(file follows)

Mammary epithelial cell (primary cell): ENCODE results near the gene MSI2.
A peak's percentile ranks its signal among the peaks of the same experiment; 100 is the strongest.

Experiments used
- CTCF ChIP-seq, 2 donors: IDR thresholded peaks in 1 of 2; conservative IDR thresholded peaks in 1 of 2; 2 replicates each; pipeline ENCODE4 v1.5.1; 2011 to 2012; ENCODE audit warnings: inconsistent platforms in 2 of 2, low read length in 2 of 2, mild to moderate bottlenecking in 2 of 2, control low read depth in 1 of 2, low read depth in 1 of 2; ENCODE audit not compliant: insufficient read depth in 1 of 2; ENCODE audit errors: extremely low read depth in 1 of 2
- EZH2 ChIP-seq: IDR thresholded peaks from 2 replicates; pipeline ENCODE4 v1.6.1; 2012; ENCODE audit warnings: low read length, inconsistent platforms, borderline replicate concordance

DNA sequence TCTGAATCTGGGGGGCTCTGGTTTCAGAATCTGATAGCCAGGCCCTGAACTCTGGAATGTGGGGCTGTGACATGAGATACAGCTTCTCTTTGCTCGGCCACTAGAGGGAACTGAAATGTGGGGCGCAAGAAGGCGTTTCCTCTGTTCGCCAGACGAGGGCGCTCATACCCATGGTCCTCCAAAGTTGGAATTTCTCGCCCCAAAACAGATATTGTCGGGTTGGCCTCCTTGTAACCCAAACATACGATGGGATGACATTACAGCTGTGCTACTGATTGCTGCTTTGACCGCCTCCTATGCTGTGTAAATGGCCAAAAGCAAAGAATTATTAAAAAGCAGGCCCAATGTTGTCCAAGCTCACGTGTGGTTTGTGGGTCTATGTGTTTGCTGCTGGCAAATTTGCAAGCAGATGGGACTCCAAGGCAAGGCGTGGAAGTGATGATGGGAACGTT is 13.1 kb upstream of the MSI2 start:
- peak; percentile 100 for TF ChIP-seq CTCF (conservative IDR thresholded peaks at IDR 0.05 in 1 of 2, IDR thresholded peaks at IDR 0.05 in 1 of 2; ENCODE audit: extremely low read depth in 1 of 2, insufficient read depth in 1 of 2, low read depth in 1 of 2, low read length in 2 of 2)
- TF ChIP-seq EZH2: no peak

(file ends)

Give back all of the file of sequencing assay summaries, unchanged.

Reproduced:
Mammary epithelial cell (primary cell): ENCODE results near the gene MSI2.
A peak's percentile ranks its signal among the peaks of the same experiment; 100 is the strongest.

Experiments used
- CTCF ChIP-seq, 2 donors: IDR thresholded peaks in 1 of 2; conservative IDR thresholded peaks in 1 of 2; 2 replicates each; pipeline ENCODE4 v1.5.1; 2011 to 2012; ENCODE audit warnings: inconsistent platforms in 2 of 2, low read length in 2 of 2, mild to moderate bottlenecking in 2 of 2, control low read depth in 1 of 2, low read depth in 1 of 2; ENCODE audit not compliant: insufficient read depth in 1 of 2; ENCODE audit errors: extremely low read depth in 1 of 2
- EZH2 ChIP-seq: IDR thresholded peaks from 2 replicates; pipeline ENCODE4 v1.6.1; 2012; ENCODE audit warnings: low read length, inconsistent platforms, borderline replicate concordance

DNA sequence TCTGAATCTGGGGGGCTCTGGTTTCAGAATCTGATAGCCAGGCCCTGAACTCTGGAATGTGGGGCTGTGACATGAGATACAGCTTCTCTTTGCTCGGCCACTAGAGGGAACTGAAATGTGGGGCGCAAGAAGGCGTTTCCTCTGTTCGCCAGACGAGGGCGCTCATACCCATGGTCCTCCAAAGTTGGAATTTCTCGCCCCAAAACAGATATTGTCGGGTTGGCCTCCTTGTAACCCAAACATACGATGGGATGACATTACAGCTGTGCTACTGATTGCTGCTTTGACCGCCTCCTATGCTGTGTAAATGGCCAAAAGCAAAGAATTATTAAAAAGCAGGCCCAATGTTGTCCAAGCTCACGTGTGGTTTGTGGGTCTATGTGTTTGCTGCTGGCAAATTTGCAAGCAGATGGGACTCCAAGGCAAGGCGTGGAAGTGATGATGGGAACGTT is 13.1 kb upstream of the MSI2 start:
- peak; percentile 100 for TF ChIP-seq CTCF (conservative IDR thresholded peaks at IDR 0.05 in 1 of 2, IDR thresholded peaks at IDR 0.05 in 1 of 2; ENCODE audit: extremely low read depth in 1 of 2, insufficient read depth in 1 of 2, low read depth in 1 of 2, low read length in 2 of 2)
- TF ChIP-seq EZH2: no peak